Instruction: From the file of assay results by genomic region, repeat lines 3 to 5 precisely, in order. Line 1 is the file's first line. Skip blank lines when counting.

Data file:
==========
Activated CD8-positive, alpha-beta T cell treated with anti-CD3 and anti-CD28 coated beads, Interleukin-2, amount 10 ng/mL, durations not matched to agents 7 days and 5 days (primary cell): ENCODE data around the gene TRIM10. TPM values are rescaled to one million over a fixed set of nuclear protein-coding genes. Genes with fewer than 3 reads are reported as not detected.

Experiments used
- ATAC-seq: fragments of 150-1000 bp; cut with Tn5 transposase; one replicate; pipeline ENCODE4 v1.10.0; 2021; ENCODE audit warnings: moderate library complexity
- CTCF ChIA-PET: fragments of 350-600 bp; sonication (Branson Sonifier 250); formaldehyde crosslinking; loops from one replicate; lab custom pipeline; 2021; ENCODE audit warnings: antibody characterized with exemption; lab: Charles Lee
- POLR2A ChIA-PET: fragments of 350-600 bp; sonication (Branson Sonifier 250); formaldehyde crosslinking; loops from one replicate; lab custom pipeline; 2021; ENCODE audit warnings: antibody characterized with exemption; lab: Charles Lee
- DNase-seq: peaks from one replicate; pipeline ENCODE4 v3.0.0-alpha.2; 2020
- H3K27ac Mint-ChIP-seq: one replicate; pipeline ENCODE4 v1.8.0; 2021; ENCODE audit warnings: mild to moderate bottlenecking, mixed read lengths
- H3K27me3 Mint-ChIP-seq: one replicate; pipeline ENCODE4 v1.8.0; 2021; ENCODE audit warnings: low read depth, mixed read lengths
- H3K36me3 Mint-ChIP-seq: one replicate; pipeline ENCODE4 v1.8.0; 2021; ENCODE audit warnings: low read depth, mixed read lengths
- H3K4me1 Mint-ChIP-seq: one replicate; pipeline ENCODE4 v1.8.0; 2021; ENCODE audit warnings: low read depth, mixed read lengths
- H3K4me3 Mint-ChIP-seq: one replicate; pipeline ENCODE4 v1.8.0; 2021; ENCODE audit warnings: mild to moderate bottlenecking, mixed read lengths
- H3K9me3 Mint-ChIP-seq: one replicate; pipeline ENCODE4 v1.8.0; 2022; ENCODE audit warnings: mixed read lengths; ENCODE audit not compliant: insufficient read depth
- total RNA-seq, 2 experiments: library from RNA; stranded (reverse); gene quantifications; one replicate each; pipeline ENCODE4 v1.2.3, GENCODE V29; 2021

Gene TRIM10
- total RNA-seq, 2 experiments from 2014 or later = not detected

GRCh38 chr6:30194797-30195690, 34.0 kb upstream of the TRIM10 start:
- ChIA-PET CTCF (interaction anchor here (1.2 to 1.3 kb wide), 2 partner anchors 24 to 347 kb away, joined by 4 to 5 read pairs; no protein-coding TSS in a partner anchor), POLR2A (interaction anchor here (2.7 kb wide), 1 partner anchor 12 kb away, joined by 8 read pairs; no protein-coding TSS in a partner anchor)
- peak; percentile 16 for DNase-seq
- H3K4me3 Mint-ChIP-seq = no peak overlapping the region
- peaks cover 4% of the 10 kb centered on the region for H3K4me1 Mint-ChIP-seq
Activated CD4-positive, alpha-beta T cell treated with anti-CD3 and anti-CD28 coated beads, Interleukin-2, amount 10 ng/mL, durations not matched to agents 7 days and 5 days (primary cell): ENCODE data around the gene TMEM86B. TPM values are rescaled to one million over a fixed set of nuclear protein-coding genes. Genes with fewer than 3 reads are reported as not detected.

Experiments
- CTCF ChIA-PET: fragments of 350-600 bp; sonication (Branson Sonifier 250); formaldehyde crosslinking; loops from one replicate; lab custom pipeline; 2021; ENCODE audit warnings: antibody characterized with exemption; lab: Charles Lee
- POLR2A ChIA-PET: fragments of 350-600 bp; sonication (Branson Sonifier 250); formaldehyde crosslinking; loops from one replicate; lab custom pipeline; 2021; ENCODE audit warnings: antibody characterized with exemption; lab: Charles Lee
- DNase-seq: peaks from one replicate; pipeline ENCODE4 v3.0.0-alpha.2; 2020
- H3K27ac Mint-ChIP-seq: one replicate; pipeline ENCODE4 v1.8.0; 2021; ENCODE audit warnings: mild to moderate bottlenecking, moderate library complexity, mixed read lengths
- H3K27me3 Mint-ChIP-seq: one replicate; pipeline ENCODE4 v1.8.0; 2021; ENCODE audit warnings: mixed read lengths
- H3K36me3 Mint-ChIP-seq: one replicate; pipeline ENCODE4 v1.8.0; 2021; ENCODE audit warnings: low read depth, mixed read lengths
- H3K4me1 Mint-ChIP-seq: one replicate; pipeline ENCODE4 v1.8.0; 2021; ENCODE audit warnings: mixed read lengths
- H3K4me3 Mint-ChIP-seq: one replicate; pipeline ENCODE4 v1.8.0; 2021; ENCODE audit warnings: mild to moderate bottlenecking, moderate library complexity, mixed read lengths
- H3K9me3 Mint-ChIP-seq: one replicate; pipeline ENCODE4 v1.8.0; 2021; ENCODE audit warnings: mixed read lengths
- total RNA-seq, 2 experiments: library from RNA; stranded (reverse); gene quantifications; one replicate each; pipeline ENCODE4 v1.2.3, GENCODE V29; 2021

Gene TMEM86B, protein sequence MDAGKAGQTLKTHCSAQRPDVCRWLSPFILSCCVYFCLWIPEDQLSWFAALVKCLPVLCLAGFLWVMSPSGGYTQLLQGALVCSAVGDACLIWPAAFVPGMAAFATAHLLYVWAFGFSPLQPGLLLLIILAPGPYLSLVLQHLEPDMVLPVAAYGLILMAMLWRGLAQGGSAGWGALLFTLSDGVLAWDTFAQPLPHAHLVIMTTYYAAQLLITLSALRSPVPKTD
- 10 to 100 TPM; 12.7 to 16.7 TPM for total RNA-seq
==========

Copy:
- ATAC-seq: fragments of 150-1000 bp; cut with Tn5 transposase; one replicate; pipeline ENCODE4 v1.10.0; 2021; ENCODE audit warnings: moderate library complexity
- CTCF ChIA-PET: fragments of 350-600 bp; sonication (Branson Sonifier 250); formaldehyde crosslinking; loops from one replicate; lab custom pipeline; 2021; ENCODE audit warnings: antibody characterized with exemption; lab: Charles Lee
- POLR2A ChIA-PET: fragments of 350-600 bp; sonication (Branson Sonifier 250); formaldehyde crosslinking; loops from one replicate; lab custom pipeline; 2021; ENCODE audit warnings: antibody characterized with exemption; lab: Charles Lee